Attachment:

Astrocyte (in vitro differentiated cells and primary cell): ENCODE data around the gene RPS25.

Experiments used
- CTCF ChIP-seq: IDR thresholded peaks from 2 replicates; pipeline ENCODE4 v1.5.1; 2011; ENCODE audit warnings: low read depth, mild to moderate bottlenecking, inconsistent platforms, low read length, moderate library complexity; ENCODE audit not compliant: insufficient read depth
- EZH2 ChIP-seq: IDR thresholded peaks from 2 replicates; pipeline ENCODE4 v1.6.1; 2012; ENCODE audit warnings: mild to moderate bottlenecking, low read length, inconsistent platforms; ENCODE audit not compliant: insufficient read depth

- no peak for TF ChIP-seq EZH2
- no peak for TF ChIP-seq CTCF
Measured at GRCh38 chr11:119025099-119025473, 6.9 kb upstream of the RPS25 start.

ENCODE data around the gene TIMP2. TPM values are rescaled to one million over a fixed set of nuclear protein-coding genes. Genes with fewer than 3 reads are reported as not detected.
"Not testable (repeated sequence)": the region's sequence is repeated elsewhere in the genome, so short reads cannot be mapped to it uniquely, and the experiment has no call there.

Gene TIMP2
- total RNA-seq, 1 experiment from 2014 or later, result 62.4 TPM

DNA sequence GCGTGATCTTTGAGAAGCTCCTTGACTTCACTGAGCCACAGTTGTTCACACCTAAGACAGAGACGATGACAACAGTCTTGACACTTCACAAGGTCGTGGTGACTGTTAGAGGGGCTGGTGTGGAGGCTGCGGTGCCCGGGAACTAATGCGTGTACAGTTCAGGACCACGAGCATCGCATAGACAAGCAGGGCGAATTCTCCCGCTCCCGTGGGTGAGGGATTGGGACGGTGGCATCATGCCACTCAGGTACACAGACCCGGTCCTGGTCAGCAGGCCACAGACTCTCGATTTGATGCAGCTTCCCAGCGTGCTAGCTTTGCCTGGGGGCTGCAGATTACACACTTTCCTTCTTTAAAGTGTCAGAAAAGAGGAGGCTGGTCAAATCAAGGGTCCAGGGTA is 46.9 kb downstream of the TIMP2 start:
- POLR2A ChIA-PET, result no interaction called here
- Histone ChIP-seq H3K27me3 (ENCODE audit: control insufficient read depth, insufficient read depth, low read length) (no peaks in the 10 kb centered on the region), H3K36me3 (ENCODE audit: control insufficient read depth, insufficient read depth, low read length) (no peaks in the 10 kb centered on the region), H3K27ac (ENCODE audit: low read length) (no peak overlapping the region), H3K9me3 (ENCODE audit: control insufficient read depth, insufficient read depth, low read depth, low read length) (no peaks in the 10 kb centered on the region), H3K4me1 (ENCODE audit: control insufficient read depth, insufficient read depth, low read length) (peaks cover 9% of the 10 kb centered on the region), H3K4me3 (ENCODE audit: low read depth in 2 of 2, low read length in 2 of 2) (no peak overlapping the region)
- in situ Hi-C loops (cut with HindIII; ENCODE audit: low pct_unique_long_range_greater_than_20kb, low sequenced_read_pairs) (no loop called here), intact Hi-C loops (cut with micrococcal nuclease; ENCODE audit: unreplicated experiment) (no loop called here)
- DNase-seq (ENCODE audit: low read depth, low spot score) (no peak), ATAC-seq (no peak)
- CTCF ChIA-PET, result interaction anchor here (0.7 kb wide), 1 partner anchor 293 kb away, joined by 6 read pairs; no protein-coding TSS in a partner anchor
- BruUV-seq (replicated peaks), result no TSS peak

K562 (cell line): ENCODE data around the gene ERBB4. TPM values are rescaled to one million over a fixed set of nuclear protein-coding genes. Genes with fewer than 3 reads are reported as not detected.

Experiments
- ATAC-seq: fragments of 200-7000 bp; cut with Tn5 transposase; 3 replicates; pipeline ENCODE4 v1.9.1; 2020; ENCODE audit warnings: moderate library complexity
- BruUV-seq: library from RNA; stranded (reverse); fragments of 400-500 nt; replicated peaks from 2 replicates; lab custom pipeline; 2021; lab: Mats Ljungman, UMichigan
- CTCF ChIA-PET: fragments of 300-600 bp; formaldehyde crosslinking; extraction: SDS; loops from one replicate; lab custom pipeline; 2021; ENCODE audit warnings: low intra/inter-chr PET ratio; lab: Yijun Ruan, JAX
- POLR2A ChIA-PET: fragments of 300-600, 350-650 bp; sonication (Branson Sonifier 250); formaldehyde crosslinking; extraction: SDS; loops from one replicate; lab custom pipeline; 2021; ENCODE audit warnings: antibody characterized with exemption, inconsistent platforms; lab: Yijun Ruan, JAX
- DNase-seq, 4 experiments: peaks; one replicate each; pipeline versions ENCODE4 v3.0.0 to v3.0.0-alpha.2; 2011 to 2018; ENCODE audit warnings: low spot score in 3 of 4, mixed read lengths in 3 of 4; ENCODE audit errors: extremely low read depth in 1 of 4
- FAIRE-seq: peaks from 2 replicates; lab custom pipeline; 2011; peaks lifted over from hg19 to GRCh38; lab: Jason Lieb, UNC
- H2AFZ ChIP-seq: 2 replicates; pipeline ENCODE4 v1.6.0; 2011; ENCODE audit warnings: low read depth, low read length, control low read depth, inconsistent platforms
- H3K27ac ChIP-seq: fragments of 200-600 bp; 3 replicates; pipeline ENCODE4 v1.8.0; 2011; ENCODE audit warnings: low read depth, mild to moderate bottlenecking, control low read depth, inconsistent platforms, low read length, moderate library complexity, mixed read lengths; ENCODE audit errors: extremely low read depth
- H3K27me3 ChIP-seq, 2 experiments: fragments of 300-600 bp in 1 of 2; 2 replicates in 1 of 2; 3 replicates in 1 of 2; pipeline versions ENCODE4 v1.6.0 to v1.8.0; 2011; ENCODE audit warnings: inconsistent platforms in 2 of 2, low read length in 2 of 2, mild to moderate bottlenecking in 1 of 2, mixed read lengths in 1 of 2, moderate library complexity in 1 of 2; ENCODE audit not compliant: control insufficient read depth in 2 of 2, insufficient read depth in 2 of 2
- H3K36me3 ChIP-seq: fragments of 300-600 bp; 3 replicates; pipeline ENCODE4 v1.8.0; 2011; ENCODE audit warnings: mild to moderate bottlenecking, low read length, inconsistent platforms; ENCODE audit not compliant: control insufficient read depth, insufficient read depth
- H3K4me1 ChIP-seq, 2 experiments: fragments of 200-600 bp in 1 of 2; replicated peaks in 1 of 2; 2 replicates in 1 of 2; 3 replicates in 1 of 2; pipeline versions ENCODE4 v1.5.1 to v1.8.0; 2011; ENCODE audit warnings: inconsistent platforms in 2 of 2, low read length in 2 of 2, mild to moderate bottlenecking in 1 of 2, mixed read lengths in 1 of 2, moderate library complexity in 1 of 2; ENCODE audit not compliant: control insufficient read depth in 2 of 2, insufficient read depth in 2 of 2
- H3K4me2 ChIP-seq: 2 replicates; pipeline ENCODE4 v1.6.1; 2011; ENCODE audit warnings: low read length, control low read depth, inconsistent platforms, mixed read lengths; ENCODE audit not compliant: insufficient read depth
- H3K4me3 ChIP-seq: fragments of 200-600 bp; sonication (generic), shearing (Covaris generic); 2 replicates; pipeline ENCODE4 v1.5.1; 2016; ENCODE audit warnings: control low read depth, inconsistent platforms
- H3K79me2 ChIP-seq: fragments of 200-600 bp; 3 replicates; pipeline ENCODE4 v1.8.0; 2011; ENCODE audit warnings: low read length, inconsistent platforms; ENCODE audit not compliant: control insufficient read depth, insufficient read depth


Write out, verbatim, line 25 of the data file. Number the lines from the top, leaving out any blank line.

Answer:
- DNase-seq, 4 experiments: peaks; one replicate each; pipeline versions ENCODE4 v3.0.0 to v3.0.0-alpha.2; 2011 to 2018; ENCODE audit warnings: low spot score in 3 of 4, mixed read lengths in 3 of 4; ENCODE audit errors: extremely low read depth in 1 of 4